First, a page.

The role of a Project Management Office
Project managers serve key functions in both Classic and Matrix organizations. Within both of these types of structures, there is sometimes a group devoted specifically to program management with the organization: the Project Management Office. In this reading, we will discuss the purpose and functions of a Project Management Office.
What is a PMO?
A Project Management Office, or PMO, is a group within an organization that defines, sets, and helps maintain project management standards and processes throughout that organization. It often acts as a coordinated center for all of the organization’s projects, helping them run more smoothly and efficiently.
An organization’s project managers may operate within the PMO itself or within other departments. At Google, for example, there are project managers who work in a PMO focused on operational excellence, but there are numerous project and program managers in other departments throughout the organization, as well.
What are the functions of a PMO?
PMOs offer guidance and support to their organization’s project managers. They share best practices, project statuses, and direction for all of the organization’s projects while often taking on strategic projects themselves. The main functions of a PMO include:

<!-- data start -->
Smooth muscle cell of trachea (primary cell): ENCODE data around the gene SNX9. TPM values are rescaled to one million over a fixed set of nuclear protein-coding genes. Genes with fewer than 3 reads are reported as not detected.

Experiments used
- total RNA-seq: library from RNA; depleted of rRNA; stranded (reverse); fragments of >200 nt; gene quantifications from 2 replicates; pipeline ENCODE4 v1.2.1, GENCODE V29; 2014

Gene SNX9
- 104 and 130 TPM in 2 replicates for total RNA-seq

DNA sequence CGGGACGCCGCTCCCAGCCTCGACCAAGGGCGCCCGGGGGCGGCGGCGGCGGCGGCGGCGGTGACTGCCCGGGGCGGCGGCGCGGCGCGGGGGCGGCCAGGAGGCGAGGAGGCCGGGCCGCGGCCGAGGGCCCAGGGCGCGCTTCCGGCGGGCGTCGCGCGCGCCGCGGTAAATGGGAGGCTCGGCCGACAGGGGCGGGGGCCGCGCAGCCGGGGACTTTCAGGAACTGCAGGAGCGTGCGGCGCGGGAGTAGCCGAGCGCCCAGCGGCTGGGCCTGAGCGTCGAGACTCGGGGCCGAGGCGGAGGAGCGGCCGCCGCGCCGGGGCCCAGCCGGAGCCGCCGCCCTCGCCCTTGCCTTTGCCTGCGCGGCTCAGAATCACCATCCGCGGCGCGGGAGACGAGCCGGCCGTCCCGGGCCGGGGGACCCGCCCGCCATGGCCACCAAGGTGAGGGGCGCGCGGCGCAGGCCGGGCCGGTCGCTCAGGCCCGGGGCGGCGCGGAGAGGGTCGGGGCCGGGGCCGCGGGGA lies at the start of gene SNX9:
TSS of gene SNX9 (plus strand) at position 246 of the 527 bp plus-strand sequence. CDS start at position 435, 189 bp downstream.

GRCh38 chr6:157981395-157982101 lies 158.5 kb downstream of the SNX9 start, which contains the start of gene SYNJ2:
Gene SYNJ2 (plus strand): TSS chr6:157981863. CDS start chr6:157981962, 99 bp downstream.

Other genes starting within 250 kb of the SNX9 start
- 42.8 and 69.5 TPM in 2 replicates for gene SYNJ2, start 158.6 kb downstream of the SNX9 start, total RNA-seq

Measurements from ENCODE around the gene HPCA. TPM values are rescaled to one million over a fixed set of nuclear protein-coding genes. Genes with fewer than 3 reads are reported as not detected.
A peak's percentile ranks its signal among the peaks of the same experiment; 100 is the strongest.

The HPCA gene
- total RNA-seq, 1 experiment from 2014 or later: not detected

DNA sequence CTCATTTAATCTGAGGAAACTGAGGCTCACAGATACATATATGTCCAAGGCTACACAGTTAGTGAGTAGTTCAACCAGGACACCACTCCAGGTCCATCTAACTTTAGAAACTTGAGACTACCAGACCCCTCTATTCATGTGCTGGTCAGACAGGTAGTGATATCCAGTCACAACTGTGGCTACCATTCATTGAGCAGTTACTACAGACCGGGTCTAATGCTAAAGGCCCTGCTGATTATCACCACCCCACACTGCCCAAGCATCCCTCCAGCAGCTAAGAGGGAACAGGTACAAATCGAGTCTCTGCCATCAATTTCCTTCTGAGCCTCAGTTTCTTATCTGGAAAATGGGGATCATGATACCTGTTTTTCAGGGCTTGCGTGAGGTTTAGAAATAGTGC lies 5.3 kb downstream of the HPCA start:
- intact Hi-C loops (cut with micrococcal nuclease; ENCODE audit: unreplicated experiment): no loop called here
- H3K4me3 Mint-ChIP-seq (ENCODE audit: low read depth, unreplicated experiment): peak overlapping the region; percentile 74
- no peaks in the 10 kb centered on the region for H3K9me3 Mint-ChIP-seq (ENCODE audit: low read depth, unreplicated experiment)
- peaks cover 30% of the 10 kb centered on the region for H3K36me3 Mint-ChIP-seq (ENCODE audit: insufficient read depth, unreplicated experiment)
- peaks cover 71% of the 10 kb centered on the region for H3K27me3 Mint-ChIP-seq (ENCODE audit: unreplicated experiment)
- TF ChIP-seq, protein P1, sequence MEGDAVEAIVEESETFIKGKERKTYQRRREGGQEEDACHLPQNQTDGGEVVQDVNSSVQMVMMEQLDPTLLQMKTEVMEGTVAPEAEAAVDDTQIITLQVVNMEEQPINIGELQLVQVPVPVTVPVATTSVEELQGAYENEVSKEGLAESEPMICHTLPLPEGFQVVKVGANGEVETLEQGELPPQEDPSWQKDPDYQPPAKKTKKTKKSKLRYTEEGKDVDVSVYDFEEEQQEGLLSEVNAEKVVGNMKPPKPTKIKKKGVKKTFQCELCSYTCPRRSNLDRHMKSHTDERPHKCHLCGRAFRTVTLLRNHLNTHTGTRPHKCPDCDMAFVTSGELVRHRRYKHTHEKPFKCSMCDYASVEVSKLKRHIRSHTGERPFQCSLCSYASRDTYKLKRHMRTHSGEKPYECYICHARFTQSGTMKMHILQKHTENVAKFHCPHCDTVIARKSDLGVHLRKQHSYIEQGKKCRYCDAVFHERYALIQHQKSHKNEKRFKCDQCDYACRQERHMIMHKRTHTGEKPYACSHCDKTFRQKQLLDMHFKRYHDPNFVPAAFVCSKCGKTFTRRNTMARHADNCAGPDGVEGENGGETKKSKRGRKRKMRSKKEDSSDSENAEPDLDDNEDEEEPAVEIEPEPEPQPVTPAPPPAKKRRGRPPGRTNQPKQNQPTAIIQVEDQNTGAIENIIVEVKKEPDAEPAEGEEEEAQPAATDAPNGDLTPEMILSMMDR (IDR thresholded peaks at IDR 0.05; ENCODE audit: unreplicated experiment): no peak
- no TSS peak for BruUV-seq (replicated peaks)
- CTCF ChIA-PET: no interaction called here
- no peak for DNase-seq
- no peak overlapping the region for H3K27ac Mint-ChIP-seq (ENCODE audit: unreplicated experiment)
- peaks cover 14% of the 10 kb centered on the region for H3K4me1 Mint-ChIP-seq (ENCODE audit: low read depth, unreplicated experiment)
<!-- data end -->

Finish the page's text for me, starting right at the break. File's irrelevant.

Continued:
Strategic planning and governance
This is the most important function of a PMO. This involves defining project criteria, selecting projects according to the organization’s business goals, and then providing a business case for those projects to management.
PMOs help implement best practices and processes within their organization. They also share lessons learned from previous successful projects. They help ensure consistency among their organization’s projects by providing guidance about processes, tools, and metrics.
Common project culture
PMOs help set common project culture practices by training employees about optimal approaches and best practices. This helps keep project management practices consistent and efficient across the entire organization.
PMOs are often responsible for managing and allocating resources—such as people and equipment—across projects throughout the organization based on budget, priorities, schedules, and more. They also help define the roles and responsibilities needed on any given project. PMOs provide training, mentoring, and coaching to all employees, but project managers in particular.
Creation of project documentation, archives, and tools
PMOs invest in and provide templates, tools, and software to help manage projects. They also play an important role in maintaining their organization’s project history. Once a project closes, they archive all of the documents created during the project for future reference and to capture lessons learned.
To recap, the key purposes of a PMO include: strategic planning and governance, implementing project management best practices, establishing common project culture, resource management, and creating project documentation, archives, and tools. PMOs support their organizations in managing large numbers of projects and help keep all employees working in the same direction towards the organization’s goals.